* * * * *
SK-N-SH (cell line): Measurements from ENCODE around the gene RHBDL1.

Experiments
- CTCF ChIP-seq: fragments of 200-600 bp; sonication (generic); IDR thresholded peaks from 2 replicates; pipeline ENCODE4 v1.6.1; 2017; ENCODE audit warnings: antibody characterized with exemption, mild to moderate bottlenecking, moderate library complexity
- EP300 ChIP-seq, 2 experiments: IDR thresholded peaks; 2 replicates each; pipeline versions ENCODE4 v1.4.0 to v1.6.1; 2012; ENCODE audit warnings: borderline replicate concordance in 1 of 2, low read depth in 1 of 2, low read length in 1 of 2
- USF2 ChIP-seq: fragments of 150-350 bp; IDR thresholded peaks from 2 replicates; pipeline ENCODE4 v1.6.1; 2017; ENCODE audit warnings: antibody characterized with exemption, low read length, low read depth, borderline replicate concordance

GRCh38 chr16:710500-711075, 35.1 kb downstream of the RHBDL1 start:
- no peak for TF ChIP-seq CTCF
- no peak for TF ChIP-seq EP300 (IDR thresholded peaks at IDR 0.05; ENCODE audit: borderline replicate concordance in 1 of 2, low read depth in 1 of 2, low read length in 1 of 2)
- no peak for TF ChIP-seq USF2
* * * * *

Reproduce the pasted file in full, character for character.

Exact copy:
SK-N-SH (cell line): Measurements from ENCODE around the gene RHBDL1.

Experiments
- CTCF ChIP-seq: fragments of 200-600 bp; sonication (generic); IDR thresholded peaks from 2 replicates; pipeline ENCODE4 v1.6.1; 2017; ENCODE audit warnings: antibody characterized with exemption, mild to moderate bottlenecking, moderate library complexity
- EP300 ChIP-seq, 2 experiments: IDR thresholded peaks; 2 replicates each; pipeline versions ENCODE4 v1.4.0 to v1.6.1; 2012; ENCODE audit warnings: borderline replicate concordance in 1 of 2, low read depth in 1 of 2, low read length in 1 of 2
- USF2 ChIP-seq: fragments of 150-350 bp; IDR thresholded peaks from 2 replicates; pipeline ENCODE4 v1.6.1; 2017; ENCODE audit warnings: antibody characterized with exemption, low read length, low read depth, borderline replicate concordance

GRCh38 chr16:710500-711075, 35.1 kb downstream of the RHBDL1 start:
- no peak for TF ChIP-seq CTCF
- no peak for TF ChIP-seq EP300 (IDR thresholded peaks at IDR 0.05; ENCODE audit: borderline replicate concordance in 1 of 2, low read depth in 1 of 2, low read length in 1 of 2)
- no peak for TF ChIP-seq USF2